From a friend ”not particularly into IT” (my friend’s own denomination) I sometimes get the question why it is so hard to estimate the cost of a software project. After all, this is my profession, this is what I do, right? If you contract a construction company to build a house, you expect that they have done something similar before, and therefore also know how much it will cost.
I patiently reply that the analogy might not be entirely correct. Software is not a house. If what you need already exists, you just purchase a copy. And if what you need almost exists, you could buy that and then adapt it to your needs, and you would probably not talk to me, a project manager at a consultancy firm. The reason you talk to me is that what you really want is an architect, who not only designs your house – to some more or less vague specification – but also takes care of buying the plot, contracts the builders, electricians, plummers, and then makes sure that everything in the house works before handing over the keys. Preferrably, all of this is in time and on budget.
But this is what you do for a living, my friend insists. Surely your experience should count for something? And after all, it is just a house. And it should still have all the typical features of a house: a foundation, walls, doors, windows, a roof.
Yes, I reply, experience is the key. A house can only look in so many different ways. With more experience, the cost estimate will get better and better. But it is not until I have built every possible combination of features that I will know exactly what your house is going to cost.
But how come that so many IT projects overshoot their budgets with 200% or more? If you have built a number of houses, you should be able to estimate unforeseen additional costs.
Yes, I reply again, slightly annoyed with my friends persistence, I could. But after you have approved the initial drawings, and made your choice of everything from carpets to wallpaper to knobs in the kitchen, you cannot make a single change.
That’s fine with me, my friends say. I do not like too many choices, anyway.
There will be a pink toilet seat, I say, trying to make a point. With red tiling on the floor. And a green sink. Those were the cheapest I could find, and it offset the cost for the large rock in the ground that we had to remove. I hope that is fine then. No changes allowed.
You cannot do that, my friend says. That was not in the contract!
No, I reply and smile, it was not. Slowly I see my point hitting home. I continue, seeing my chance to give great wisdom to my friend.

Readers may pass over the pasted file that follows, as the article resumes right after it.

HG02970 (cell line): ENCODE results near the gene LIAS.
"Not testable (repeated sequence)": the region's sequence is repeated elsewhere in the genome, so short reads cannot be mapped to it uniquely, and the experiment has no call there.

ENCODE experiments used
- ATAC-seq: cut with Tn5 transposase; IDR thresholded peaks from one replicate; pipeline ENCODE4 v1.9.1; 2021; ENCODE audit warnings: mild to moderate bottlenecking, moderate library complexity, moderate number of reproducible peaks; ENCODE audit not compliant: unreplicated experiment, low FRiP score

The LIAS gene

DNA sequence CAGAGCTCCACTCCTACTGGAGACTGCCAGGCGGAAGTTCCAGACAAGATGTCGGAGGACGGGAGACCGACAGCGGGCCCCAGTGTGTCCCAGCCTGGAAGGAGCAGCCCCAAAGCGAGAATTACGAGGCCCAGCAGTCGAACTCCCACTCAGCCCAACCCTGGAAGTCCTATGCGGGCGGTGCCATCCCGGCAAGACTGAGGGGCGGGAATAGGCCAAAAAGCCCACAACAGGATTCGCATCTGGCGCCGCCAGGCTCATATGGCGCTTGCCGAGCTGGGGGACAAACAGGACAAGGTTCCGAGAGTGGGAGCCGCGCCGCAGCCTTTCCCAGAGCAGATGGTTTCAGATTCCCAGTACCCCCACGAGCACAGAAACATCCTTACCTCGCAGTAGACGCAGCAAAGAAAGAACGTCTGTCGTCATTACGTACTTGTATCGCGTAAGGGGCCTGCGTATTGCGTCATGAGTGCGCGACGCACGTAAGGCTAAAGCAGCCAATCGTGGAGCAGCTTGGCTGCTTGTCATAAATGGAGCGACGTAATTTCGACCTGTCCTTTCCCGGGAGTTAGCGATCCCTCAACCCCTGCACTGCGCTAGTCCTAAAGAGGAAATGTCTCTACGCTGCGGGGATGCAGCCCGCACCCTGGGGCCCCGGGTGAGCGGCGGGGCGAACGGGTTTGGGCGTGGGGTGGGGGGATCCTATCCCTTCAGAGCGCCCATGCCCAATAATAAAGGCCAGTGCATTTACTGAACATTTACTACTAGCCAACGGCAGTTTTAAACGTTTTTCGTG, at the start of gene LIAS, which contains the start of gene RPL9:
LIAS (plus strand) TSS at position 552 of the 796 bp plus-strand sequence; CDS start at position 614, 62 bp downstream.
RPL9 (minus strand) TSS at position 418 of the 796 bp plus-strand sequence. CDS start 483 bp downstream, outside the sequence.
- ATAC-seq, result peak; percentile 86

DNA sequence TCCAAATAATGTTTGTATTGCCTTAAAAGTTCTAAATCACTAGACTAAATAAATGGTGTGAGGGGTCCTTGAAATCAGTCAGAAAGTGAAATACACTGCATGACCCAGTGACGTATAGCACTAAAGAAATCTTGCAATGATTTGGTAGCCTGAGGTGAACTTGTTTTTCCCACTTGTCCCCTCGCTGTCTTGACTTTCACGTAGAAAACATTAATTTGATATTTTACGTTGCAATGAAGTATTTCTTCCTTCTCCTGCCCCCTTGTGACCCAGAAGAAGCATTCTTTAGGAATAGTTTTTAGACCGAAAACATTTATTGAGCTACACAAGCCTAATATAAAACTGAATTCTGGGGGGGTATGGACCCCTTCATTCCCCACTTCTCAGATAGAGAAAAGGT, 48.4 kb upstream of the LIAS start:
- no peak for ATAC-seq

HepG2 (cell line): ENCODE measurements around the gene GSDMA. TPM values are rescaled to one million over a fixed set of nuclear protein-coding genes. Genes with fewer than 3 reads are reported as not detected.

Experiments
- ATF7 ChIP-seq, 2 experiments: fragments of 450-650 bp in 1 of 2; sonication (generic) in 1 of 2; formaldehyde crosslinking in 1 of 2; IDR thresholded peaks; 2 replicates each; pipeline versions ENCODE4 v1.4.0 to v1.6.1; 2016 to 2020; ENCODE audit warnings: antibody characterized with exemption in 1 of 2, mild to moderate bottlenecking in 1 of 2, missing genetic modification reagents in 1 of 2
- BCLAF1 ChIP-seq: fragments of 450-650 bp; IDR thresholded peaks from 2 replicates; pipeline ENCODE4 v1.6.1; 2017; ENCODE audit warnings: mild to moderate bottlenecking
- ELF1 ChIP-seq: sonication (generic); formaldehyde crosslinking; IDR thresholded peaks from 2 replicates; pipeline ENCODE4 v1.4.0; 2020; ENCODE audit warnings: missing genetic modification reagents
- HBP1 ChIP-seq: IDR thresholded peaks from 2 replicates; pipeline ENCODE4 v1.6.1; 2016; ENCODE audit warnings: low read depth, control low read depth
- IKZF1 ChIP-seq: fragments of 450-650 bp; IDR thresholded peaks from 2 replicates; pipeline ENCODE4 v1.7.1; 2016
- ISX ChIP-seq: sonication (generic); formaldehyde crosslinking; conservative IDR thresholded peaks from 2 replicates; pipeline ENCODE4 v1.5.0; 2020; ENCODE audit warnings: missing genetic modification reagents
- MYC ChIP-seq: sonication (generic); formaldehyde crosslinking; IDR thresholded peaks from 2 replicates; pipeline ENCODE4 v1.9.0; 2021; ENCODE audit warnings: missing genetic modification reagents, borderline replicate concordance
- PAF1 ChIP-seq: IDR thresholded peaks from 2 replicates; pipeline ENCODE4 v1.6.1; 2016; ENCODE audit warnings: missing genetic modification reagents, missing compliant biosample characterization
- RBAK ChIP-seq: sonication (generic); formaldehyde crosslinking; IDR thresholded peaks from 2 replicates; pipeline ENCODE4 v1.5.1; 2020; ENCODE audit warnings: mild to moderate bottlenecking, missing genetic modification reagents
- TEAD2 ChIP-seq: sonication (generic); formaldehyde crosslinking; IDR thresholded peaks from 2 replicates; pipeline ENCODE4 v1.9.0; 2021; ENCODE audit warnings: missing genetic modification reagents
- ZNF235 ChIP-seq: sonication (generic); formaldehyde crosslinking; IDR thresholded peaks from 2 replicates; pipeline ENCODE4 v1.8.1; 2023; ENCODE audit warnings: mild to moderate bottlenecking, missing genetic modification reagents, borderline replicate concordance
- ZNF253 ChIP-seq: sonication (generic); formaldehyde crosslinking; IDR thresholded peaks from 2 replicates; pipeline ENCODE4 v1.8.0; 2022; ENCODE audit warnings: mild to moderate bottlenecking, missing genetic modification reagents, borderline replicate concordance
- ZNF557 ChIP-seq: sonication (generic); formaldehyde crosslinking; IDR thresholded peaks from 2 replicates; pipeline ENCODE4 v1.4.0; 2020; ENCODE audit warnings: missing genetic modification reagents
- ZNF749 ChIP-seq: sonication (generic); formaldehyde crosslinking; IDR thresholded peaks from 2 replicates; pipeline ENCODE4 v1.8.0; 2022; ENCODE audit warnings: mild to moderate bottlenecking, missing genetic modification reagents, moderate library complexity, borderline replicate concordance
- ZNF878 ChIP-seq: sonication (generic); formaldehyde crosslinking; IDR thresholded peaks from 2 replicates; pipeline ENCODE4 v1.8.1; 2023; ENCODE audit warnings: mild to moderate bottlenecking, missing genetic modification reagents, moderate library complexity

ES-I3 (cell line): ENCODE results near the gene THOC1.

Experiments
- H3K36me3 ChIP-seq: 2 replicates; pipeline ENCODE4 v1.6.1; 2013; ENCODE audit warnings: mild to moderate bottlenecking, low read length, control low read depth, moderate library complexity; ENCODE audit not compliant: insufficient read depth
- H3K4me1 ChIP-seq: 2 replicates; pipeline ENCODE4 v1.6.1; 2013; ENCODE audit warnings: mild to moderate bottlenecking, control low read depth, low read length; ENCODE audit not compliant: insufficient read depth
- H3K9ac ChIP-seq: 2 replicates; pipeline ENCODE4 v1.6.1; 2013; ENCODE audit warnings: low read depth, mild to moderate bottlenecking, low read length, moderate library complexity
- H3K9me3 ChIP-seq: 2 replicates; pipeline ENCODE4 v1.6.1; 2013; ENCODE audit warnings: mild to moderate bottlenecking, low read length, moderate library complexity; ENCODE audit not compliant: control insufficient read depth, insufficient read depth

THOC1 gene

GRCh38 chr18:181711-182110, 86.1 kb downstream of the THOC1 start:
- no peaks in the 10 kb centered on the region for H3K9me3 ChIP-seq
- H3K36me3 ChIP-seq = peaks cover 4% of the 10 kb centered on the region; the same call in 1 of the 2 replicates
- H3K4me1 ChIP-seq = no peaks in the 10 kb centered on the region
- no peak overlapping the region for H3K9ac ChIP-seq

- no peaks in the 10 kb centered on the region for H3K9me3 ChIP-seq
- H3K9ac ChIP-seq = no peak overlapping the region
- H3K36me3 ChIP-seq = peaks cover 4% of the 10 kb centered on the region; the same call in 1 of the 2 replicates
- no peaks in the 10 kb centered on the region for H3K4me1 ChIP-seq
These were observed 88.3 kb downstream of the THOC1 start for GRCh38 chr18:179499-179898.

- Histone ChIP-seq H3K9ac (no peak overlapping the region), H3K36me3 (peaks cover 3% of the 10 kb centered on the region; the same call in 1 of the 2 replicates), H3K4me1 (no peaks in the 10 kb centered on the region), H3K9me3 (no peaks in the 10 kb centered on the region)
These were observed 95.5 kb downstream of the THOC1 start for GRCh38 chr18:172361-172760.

The only way you are going to get the house that you want – not the one that is in the contract, because by default that is not the house you really want – is if you are with me every step of the way. You have choices to make along the way, no matter what you are trying to build. You are the owner of the end result, not me. And in doing so, you also control the final cost. I will help you and support you in making the decisions if you want, but in the end they are yours to make.
Ah, my friend says, I see that you are trying to make an argument for this agile (and he says the words while doing a quotation gesture with his hands) thing that you always go on about. But even so, I would expect that you, who are the professional, should be better equipped to understand that I do not want a pink toilet seat. And, I would expect you to know what the house is going to cost, at least give me a ballpark figure!
I feel slightly uncomfortable at this point, because I recognize this train of thought. Maybe I am not that professional, being unable to estimate the cost of something I do every day? I, if anyone, should have the tools to do the job right. Doubt creeps in.
And then it hits me. The analogy is false, a mirage.
Because, really, my friend is right and wrong at the same time. He is right, because if we are talking about a simple web site, I could do exactly what he wanted. But a large software project is not a house. Instead, a software project with dozens or hundreds of people involved is more akin to a huge palace with a huge glass ceiling, a large garden and a built-in combined acquarium and swimming pool.
With the mirage shattered, the analogy slightly modified, both me and my imaginary friend are happy again.